November 2, 2008
Last night, I watched Sarah Silverman's ad for the "Great Schlep" where the idea is for Jewish grandchildren to go over to Florida and convince their grandparents to vote for Obama. It was a funny skit and Sarah Silverman is a very amusing young lady, but I really wondered whether the whole exercise was not condescending in the extreme - after all, are the people of Florida that stupid that have to rely on their grandchildren to traverse the United States to make their minds up for them.
I'm not doubting that the whole exercise is a very clever marketing ploy and granted Florida's ignoble voting record, perfectly understandable. It is also quite flattering that Sarah Silverman believes that Jewish vote is so crucial as to think of the idea in the first place. That said, it could also be seen as a pretty cynical way for the younger generation to manipulate their elders for a stated political agenda - and that's the bit that leaves a bitter taste, certainly in my mouth.
If I were to be one of those Floridian pensioners, I don't know how I would feel if my grandchildren came over to see me with the express purpose of convincing me to vote for a certain politician, albeit in an electoral race.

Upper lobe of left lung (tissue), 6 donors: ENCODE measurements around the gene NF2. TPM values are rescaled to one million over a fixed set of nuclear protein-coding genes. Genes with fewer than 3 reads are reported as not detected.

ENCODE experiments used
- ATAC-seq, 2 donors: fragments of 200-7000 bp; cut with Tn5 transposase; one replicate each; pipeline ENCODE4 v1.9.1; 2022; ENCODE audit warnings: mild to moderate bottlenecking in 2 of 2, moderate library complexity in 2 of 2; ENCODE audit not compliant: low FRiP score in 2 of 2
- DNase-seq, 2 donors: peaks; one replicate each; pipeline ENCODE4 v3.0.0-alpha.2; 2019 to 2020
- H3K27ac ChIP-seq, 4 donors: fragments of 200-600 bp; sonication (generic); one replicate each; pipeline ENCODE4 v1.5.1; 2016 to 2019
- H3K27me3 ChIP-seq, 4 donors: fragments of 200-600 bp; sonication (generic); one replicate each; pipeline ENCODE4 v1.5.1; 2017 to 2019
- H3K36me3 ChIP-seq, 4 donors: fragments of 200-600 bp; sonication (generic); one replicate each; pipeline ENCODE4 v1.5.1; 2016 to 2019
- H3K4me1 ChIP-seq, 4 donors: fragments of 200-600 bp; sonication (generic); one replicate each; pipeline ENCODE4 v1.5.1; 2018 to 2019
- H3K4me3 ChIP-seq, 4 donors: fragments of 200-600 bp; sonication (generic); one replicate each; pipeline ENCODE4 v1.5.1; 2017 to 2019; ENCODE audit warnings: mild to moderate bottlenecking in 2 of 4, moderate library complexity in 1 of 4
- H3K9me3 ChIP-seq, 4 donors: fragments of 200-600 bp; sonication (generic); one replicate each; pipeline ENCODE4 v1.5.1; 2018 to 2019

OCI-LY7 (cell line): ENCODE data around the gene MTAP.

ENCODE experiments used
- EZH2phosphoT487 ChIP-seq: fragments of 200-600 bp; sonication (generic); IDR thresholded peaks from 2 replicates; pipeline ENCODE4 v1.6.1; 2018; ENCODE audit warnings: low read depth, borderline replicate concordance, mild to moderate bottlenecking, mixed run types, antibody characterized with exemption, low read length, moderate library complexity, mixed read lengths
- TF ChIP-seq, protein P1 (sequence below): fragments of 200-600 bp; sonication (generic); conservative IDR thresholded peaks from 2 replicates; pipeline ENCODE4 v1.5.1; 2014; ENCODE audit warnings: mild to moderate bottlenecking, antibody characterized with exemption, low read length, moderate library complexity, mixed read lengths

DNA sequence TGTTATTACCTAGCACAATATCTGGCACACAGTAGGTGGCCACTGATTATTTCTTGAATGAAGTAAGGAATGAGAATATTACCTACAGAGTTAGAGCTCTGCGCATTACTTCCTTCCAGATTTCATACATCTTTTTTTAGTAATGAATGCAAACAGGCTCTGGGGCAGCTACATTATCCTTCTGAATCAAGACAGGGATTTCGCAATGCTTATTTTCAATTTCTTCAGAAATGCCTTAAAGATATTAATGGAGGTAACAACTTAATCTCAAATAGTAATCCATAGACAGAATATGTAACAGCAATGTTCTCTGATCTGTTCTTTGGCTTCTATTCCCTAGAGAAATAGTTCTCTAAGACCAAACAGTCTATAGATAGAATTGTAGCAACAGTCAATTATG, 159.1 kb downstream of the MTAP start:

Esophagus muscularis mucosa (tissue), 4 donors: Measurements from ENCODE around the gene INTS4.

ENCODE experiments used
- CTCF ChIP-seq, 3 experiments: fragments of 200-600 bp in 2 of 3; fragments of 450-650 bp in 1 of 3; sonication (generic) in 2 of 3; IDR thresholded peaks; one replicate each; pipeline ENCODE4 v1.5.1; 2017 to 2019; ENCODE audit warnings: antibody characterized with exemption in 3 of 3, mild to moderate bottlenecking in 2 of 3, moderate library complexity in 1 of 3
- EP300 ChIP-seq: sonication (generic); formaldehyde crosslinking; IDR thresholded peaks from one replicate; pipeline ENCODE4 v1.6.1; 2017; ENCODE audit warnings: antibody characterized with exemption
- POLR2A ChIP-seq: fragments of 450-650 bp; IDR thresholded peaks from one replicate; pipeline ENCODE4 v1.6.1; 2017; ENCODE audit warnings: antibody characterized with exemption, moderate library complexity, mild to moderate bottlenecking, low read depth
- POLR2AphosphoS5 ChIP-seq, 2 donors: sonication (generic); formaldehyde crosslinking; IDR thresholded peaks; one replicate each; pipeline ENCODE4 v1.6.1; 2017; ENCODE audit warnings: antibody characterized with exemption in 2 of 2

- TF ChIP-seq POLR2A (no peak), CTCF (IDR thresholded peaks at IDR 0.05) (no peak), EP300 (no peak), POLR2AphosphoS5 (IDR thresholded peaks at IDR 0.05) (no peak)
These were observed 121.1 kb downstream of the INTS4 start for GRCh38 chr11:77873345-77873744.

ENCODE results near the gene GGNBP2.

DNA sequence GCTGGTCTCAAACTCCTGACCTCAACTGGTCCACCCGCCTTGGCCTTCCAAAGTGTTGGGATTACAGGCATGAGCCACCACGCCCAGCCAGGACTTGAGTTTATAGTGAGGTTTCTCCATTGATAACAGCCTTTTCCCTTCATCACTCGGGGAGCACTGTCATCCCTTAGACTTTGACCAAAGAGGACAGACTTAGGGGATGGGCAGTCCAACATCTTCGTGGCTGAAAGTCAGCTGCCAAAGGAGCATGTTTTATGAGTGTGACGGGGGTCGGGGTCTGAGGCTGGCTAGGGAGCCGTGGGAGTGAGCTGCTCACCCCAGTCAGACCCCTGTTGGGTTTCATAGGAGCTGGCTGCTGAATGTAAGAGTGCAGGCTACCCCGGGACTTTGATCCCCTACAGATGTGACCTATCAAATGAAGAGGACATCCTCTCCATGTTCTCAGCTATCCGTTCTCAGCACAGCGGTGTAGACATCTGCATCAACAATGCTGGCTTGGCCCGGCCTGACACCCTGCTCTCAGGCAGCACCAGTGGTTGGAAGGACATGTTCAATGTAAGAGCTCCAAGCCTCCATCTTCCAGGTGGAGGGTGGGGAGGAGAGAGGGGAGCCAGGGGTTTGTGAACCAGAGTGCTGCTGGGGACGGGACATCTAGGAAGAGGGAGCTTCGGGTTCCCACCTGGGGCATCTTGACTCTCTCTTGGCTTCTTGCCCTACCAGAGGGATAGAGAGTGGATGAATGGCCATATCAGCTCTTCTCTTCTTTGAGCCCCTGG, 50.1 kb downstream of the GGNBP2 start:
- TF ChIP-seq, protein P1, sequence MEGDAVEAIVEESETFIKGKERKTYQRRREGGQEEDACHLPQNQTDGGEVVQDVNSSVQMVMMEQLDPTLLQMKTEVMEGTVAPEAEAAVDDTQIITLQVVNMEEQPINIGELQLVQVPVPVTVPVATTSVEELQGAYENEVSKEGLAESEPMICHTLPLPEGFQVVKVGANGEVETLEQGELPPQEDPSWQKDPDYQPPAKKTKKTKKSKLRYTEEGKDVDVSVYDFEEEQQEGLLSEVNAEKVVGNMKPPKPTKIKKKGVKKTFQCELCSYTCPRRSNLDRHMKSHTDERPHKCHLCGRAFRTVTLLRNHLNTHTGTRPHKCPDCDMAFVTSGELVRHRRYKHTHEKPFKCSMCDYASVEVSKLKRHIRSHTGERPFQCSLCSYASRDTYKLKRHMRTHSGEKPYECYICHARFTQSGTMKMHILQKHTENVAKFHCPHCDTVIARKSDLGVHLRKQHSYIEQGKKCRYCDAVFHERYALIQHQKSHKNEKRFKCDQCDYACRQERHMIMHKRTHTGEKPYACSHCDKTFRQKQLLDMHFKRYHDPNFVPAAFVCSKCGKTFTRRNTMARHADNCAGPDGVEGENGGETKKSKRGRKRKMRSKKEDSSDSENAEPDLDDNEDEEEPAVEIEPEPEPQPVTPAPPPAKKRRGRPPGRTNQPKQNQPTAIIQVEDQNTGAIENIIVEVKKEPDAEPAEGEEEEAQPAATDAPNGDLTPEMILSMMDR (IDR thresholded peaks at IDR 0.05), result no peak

Surely, I'd be more interested in seeing them and finding out about their latest news and progress through life. I'd want to know what they were up to, whether they were dating anyone seriously, where they'd been for their holidays. I can't imagine wanting to discuss politics with them - in the knowledge that the main reason they were visiting was to get me to vote for Barack Obama.
In two days time, the Americans will go to the polls and decide on the man who will lead them through the next four challenging years. How many of the pensioners who are voting on Tuesday will be alive when the next elections come up? No doubt, some won't see 2012 and wouldn't it be terrible if the last time they had their grandchildren coming up for a visit would have been as a result of partaking in the Great Schlep campaign.
One last thought.
I wonder how these future grandparents will explain to their grandchildren that their motives for visiting bubbe/zeide on that very last occasion, back in 2o08, had little to do with a genuine desire to bring pleasure and naches to a doting elder.